Getting into precision farming dive in, or test the water first?
Buying a system
Talk to your consultant and shop around. A number of specialist firms market equipment which can be fitted to existing machinery, and some farm machinery manufacturers offer systems custommade for their existing models. If you're buying new machinery, consider buying it with a factory-fitted system.
But starting in the new technology need not involve spending a lot of money all at once. There are various ways to spread costs and ease in slowly.
Many of the firms selling systems will also rent them. Costs are reasonable — as little as $5 per hour for a GPS.
Buying part of a system
Some system components such as yield monitors serve a useful purpose by themselves and can be bought before the rest of the system. A first practical step could be to try yield monitoring for a year or so, even without the GPS. This allows busy farmers plenty of time to get to grips with preliminaries such as calibrating the monitor for each crop.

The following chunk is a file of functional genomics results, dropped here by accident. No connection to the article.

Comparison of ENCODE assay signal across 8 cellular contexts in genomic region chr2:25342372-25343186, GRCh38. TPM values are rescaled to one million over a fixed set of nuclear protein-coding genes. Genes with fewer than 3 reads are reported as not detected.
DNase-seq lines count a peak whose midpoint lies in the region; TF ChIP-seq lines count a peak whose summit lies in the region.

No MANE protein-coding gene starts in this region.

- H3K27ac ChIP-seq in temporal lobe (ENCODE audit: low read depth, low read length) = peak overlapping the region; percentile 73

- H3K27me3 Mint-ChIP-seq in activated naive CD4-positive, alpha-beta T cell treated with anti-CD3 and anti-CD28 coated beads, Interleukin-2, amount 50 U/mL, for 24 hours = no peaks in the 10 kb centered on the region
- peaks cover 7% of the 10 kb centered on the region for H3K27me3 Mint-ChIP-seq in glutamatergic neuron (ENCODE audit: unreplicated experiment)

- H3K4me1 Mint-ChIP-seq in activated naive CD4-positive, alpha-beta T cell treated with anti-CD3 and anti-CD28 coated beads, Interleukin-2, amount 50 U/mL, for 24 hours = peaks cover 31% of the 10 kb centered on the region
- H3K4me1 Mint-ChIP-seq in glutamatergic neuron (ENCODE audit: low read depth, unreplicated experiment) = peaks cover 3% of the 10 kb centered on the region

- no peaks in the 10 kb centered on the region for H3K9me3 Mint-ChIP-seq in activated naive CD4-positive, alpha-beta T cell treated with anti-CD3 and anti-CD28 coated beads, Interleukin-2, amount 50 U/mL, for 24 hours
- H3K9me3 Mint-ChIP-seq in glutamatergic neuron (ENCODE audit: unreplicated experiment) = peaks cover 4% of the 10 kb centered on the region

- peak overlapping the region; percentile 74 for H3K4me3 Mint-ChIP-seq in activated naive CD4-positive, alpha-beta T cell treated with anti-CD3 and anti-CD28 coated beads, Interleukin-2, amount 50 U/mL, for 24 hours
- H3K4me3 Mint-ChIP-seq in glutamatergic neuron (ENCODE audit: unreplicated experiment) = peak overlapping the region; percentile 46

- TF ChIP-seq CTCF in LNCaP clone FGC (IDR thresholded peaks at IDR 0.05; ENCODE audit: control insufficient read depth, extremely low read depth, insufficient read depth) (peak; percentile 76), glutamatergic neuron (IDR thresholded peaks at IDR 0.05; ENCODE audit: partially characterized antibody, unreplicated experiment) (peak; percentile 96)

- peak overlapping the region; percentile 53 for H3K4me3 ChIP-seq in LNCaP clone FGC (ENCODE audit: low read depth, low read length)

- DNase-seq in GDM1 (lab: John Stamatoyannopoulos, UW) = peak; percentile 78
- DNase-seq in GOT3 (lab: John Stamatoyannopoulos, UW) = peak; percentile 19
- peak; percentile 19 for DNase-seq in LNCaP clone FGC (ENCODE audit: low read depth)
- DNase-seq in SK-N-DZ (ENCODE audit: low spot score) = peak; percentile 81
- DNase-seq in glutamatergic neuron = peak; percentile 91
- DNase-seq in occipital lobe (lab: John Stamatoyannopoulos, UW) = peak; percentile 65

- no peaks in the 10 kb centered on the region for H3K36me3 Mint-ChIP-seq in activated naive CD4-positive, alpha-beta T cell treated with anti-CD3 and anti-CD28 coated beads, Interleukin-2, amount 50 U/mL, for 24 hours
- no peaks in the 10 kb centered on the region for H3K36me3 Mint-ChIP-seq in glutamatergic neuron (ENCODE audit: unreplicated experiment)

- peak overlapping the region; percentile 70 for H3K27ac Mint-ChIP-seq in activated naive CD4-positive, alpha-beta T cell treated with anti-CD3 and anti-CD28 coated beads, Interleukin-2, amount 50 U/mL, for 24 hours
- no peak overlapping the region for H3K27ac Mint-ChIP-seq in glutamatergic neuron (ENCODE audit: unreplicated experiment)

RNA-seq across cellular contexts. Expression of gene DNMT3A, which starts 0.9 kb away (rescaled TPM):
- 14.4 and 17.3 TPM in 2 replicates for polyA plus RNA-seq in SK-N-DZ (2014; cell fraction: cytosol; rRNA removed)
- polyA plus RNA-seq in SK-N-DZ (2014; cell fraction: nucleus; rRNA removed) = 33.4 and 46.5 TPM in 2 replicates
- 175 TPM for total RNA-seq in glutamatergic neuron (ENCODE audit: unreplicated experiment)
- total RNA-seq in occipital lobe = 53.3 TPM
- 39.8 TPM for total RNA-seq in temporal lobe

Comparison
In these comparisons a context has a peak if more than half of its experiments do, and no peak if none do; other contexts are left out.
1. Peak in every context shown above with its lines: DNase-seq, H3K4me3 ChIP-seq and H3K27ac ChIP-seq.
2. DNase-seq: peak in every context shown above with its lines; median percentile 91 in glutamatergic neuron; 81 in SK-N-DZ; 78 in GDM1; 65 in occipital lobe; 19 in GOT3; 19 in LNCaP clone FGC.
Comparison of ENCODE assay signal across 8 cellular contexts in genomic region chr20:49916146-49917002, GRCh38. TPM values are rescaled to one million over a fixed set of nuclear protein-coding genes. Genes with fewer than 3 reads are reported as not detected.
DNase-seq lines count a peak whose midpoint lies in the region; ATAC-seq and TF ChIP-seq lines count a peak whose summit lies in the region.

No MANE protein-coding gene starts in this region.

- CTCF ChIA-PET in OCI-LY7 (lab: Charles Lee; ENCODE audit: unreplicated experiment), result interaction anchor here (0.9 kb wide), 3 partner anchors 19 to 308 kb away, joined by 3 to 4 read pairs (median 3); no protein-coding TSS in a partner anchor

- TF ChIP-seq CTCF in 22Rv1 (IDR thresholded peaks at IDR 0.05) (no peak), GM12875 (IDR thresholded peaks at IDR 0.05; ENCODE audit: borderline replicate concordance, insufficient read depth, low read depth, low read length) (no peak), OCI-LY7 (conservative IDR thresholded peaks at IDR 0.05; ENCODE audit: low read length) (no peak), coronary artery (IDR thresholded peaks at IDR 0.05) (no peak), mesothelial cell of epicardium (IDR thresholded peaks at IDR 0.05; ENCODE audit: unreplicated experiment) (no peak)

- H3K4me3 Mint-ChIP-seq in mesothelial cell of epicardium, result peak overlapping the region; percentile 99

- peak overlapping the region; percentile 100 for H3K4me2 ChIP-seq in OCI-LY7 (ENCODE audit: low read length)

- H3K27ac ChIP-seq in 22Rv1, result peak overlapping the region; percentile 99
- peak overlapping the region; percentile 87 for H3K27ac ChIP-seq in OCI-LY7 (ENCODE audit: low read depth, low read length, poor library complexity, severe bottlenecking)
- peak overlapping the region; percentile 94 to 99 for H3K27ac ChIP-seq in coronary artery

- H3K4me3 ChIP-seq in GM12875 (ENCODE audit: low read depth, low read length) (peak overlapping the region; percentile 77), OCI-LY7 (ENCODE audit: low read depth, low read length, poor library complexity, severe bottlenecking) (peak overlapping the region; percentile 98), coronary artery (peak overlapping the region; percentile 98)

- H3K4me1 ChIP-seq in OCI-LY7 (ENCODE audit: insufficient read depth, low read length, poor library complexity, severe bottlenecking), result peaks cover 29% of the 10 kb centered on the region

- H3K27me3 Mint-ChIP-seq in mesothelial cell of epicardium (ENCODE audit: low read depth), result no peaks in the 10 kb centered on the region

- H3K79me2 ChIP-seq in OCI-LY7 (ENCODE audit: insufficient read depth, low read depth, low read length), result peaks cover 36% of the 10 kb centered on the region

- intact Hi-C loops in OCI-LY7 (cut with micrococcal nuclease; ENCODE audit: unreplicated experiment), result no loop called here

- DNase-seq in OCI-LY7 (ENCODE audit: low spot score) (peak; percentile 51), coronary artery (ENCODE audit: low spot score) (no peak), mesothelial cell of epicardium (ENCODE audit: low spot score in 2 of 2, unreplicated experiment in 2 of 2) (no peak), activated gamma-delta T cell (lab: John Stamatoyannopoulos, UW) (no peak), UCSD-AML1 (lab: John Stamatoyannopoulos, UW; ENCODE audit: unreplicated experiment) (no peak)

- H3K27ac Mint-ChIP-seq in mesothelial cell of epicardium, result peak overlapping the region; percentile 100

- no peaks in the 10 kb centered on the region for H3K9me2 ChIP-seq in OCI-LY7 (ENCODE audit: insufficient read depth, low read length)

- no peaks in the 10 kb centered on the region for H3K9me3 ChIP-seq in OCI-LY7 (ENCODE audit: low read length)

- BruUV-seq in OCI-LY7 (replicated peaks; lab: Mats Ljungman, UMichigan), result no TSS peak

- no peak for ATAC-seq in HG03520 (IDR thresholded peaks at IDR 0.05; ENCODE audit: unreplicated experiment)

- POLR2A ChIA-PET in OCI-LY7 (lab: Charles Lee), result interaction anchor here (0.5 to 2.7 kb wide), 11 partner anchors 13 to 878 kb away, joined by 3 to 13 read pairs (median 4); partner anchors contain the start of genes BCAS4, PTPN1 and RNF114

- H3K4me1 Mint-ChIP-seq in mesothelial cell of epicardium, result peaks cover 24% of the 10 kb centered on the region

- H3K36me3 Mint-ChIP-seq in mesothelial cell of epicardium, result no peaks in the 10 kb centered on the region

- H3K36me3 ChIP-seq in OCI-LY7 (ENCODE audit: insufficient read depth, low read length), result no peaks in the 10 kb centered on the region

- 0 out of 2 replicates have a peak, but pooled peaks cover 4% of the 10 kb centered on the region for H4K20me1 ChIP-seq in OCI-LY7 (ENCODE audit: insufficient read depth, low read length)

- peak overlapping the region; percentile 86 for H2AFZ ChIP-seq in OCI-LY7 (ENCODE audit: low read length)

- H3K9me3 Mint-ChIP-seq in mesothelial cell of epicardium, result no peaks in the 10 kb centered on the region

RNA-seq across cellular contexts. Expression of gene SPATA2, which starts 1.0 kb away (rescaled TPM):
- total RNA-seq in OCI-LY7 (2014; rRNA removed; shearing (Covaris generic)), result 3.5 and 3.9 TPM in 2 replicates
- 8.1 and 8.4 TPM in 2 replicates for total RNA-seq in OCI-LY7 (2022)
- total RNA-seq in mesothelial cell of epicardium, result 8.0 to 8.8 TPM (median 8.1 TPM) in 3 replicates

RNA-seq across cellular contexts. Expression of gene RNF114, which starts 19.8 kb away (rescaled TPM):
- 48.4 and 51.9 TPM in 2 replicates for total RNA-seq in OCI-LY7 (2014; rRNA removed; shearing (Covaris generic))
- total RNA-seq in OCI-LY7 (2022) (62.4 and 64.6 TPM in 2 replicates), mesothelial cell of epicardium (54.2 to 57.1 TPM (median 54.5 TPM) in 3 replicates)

Sharing a system or sharing data
Some equipment lends itself to sharing, but the biggest dividends come from sharing costs of commissioning information from satellite or airborne remote sensing, and the cost of interpretation and maps. Getting together with neighbours to map a region can reduce costs dramatically.
A typical system
One manufacturer offers the following typical system:
- a mass-flow sensor located in the combine's clean-grain elevator: grain is measured as it strikes a plate;
- a moisture sensor on the side of the clean-grain elevator:
- a position receiver — a headlight-size component mounted on the grain tank which identifies location and ground speed
- a differential correction to correct errors in the GPS signal;
- a menu-driven display at the right-hand corner post of the cab where the operator can see it clearly and reach it easily; and
- a mapping processor by the operator's seat with a removable data storage card used to transfer data from the combine to a personal computer.